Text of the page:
Navigation on the Upper Mississippi River this year has been anything but normal.
Historic flooding plagued the region for much of the spring and early summer. The floods brought historic high water and a significant increase in the amount of sediment. The high water has since receded leaving sediment as the sole souvenir of the 2019 flood.
Removing this sediment, also known as dredged material, is the responsibility of the U.S. Army Corps of Engineers, St. Paul District. The district manages the Mississippi River 9-foot Navigation Channel from Minneapolis to the district’s southern boundary at Lock and Dam 10 in Guttenberg, Iowa.
To ensure the channel remains open for navigation much like a highway department maintains a road, the district incorporates a team of dredging vessels and excavators to carve out the dredged material from the bottom of the river. In doing so, the district ensures there is at least nine feet of channel depth for commercial navigation, said Paul Machajewski, St. Paul District channel coordinator.
On average, the district removes approximately 1 million cubic yards of dredged material from the Mississippi River every year. This is enough material to roughly fill Lambeau Field in Green Bay, Wisconsin. Being a steward of tax dollars, Machajewski said the St. Paul District tries to keep costs down for the tax payer by looking for placement sites that are in close proximity to where they are dredging to save on transportation costs, as well as sites that are environmentally suitable.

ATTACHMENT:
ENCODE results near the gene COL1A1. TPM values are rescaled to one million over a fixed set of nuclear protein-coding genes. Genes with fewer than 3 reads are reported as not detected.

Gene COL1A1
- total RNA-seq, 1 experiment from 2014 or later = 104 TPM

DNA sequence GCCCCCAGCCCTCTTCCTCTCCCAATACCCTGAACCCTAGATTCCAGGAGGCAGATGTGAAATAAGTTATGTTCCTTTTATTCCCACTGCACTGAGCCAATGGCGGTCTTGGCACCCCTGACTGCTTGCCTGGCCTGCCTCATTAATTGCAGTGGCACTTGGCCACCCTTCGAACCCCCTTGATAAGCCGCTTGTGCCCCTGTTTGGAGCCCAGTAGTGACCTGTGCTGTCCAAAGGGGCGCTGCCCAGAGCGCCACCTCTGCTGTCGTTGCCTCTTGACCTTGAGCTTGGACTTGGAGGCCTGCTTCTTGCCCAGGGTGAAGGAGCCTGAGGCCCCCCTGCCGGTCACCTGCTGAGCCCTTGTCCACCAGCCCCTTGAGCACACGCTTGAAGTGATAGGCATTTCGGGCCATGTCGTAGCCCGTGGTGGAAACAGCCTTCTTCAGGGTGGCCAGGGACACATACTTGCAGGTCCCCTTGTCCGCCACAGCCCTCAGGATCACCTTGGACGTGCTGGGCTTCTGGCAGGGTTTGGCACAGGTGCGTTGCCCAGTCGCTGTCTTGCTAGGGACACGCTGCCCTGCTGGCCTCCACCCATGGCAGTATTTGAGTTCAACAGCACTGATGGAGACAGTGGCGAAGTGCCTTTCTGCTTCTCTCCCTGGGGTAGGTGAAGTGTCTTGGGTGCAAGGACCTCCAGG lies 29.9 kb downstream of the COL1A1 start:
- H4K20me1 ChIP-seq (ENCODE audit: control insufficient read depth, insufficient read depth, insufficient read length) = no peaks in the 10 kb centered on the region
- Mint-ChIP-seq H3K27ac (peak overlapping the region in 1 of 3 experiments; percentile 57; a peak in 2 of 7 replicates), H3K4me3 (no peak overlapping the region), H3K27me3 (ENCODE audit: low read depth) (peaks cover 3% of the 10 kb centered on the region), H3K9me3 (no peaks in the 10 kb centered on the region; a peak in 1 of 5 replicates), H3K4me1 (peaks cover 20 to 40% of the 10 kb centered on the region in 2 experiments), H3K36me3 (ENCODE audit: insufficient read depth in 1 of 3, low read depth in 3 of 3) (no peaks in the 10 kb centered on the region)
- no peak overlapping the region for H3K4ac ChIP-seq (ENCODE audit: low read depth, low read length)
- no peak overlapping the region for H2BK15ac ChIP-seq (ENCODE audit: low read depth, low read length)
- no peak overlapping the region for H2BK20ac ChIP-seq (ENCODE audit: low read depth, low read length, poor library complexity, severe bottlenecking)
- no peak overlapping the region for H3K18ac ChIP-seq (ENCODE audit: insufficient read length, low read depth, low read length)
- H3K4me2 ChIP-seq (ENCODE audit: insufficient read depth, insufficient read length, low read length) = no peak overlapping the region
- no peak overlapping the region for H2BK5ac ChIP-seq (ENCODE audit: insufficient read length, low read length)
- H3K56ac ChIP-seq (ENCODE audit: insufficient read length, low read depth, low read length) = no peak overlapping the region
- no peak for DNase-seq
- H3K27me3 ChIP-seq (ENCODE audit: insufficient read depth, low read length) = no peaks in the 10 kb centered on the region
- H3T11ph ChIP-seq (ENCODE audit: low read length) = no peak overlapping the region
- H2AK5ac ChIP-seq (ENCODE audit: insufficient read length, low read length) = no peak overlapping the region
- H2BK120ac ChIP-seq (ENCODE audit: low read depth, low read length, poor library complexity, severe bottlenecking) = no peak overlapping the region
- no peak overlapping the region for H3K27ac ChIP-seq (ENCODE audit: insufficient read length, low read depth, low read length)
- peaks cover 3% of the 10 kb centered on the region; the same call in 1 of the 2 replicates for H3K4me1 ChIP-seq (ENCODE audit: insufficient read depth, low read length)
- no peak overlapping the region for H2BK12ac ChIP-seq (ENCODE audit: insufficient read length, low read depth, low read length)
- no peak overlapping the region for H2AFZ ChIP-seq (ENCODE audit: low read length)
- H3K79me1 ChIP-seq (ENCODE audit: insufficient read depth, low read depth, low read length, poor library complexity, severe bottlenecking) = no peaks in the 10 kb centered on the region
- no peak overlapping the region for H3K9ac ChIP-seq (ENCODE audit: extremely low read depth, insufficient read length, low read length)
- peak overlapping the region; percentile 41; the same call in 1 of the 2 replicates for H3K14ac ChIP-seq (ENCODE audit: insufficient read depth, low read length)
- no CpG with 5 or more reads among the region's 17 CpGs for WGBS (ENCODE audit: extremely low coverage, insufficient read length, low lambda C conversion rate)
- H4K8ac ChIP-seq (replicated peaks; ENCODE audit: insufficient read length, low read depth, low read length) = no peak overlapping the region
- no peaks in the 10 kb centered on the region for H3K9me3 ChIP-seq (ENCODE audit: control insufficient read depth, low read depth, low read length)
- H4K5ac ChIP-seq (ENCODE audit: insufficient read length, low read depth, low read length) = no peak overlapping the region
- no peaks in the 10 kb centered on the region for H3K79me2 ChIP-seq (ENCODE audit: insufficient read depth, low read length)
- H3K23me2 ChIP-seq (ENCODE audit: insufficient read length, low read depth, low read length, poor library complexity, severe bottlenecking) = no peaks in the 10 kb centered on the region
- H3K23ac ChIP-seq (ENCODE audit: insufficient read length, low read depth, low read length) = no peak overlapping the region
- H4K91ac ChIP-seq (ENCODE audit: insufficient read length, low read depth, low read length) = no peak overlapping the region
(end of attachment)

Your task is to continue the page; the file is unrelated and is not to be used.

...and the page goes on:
Machajewski said one of these temporary placement sites is an island in the middle of the Mississippi River directly upstream of Lock and Dam 3, near Red Wing, Minnesota. Corps Island is currently over its design capacity of more than 500,000 cubic yards of material. As a result, Machajewski said the Corps of Engineers is forced to find alternative placement solutions.
To ensure the use of Corps Island continues to serve as a temporary placement site for dredged material, the St. Paul District awarded a contract to Newt Marine, out of Dubuque, Iowa, in 2018. Kim Warshaw, St. Paul District project manager responsible for managing the dredged material removal from the island, said the contractor is currently developing a detailed plan to identify how they plan to remove the dredged material from the island and place it on land owned by the Prairie Island Indian Community.
To that end, Warshaw said the contractor plans to host a public meeting Aug. 21, in Red Wing to discuss their plan. The meeting will be held at the Holiday Inn Express at 1919 Old W Main St., from 6 - 8 p.m. Comments and questions concerning the dredged material unload project may also be submitted via email at CorpsIslandUnload@usace.army.mil.